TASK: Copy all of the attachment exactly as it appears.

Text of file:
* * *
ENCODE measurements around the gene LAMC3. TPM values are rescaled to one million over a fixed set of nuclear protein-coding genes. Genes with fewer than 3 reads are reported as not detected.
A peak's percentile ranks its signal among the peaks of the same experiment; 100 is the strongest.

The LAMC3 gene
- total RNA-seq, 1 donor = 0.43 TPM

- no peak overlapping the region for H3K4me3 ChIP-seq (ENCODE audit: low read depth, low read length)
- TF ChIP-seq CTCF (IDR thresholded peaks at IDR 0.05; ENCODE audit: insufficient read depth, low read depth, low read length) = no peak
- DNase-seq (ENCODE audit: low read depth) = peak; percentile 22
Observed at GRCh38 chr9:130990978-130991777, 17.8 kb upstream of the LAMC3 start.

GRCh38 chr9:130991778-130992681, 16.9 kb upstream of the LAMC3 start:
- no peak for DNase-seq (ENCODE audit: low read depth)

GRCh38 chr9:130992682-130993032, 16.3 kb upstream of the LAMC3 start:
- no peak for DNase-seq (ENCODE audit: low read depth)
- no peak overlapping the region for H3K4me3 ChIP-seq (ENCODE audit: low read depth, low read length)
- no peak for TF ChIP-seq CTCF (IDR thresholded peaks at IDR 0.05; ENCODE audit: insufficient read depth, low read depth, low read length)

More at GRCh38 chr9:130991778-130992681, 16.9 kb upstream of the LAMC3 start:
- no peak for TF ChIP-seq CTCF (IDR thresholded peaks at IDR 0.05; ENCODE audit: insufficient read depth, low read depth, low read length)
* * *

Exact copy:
ENCODE measurements around the gene LAMC3. TPM values are rescaled to one million over a fixed set of nuclear protein-coding genes. Genes with fewer than 3 reads are reported as not detected.
A peak's percentile ranks its signal among the peaks of the same experiment; 100 is the strongest.

The LAMC3 gene
- total RNA-seq, 1 donor = 0.43 TPM

- no peak overlapping the region for H3K4me3 ChIP-seq (ENCODE audit: low read depth, low read length)
- TF ChIP-seq CTCF (IDR thresholded peaks at IDR 0.05; ENCODE audit: insufficient read depth, low read depth, low read length) = no peak
- DNase-seq (ENCODE audit: low read depth) = peak; percentile 22
Observed at GRCh38 chr9:130990978-130991777, 17.8 kb upstream of the LAMC3 start.

GRCh38 chr9:130991778-130992681, 16.9 kb upstream of the LAMC3 start:
- no peak for DNase-seq (ENCODE audit: low read depth)

GRCh38 chr9:130992682-130993032, 16.3 kb upstream of the LAMC3 start:
- no peak for DNase-seq (ENCODE audit: low read depth)
- no peak overlapping the region for H3K4me3 ChIP-seq (ENCODE audit: low read depth, low read length)
- no peak for TF ChIP-seq CTCF (IDR thresholded peaks at IDR 0.05; ENCODE audit: insufficient read depth, low read depth, low read length)

More at GRCh38 chr9:130991778-130992681, 16.9 kb upstream of the LAMC3 start:
- no peak for TF ChIP-seq CTCF (IDR thresholded peaks at IDR 0.05; ENCODE audit: insufficient read depth, low read depth, low read length)